Wednesday, February 13, 2013

Amazing Investment Opportunity! High Return! No Risk!

Swindles and swindlers are fascinating—and they can have a big impact on their victims, both individuals and institutions.

The Ponzi Scheme Puzzle: A History and Analysis of Con Artists and Victims (2012) is a new book by law professor Tamar Frankel. She draws on accounts (in court cases, news stories, and elsewhere) of hundreds of scams to examine the perpetrators, the schemes, and the victims. She also dips into some psychological studies. The epilogue offers a few tips on how to avoid being scammed. A quick summary: heed the old saying, "If a deal seems too good to be true, it probably is."

The publisher's page is here (includes summary, reviews, table of contents).

The catalog record is here. The book is available on campus at HV6691 .F73 2012 in Suzzallo/Allen Stacks.  

Ponzi's Scheme book jacket
Ponzi's Scheme: The True Story of a Financial Legend (2005), by Mitchell Zuckoff, doesn't try to address hundreds of Ponzi schemes but focuses on just one: the one that gave the scheme its name.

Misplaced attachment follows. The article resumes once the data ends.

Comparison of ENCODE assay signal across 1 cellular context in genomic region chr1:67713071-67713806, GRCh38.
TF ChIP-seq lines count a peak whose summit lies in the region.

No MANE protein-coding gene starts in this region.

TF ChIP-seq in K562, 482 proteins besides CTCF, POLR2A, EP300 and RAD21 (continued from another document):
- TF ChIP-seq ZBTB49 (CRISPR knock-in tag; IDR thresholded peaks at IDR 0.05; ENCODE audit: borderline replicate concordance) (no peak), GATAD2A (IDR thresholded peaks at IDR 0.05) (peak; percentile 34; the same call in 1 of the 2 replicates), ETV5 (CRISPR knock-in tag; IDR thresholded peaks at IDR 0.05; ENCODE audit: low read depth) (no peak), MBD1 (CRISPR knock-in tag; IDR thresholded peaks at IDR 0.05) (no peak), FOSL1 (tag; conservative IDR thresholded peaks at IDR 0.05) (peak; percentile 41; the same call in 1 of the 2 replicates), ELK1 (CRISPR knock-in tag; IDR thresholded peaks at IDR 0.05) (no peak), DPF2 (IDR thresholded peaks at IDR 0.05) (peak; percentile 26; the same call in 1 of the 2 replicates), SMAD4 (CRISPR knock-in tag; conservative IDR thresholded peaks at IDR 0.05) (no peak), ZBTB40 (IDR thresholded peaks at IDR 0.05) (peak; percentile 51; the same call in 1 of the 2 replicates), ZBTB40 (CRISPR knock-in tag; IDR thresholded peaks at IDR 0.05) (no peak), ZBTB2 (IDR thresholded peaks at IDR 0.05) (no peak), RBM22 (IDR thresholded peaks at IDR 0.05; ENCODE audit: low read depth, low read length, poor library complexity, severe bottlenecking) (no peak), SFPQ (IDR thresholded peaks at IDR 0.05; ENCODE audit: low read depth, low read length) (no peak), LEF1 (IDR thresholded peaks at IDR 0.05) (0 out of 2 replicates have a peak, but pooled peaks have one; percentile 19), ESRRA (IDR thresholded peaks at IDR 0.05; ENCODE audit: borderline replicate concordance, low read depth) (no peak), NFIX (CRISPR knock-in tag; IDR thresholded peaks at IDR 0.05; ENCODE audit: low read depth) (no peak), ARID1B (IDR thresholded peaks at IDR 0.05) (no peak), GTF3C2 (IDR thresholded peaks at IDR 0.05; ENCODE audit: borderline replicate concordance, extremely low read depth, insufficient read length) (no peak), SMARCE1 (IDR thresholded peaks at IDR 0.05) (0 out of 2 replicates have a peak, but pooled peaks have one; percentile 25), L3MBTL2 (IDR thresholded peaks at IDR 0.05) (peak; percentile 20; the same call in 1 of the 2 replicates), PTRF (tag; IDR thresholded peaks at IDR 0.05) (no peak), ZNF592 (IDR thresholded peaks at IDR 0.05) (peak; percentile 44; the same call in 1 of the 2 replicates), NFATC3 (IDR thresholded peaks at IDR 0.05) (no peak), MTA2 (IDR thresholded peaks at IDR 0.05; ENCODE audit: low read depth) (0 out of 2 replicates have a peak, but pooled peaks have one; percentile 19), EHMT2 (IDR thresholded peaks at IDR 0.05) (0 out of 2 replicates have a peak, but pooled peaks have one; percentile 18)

I liked the story of the Carlo/Charles Ponzi, the Italian teenager with rich tastes who immigrated to America in the early 1900s hoping to make it big. He bounced around, working at (and hating) menial jobs, doing time for check forgery, working in a logging camp's office, and more.

With his Securities Exchange Company (which used deposits from later investors to pay the earlier investors), he had a wild run of success in 1920 and lived the elegant lifestyle he'd dreamed of. Thousands of investors (particularly in the Boston area) loved his charm and style—until they realized they'd lost their life savings.

Even though the modern reader knows that Ponzi's "business" isn't sustainable, the author generates suspense as the bank examiner, the state attorney general, and the local district attorney move closer and closer to Ponzi. (Spoiler alert: he's caught and prosecuted.)

The publisher's page is here.

The catalog record is here. The book is available on campus at HV6692.P66 Z83 2005 in the Odegaard Undergraduate Library.

photo of hand holding a Kindle
You can also check it out as an e-book from Seattle Public Library (as I did).

How do you do that? I could try to explain it, but there's no need, since a librarian at Seattle U's law library created this terrific guide: Borrow a Seattle Public Library Book on Your Kindle.

(Seattle Public has an audio edition, too).

Graphics: Ponzi's Scheme book jacket from Random House; Kindle from

No comments: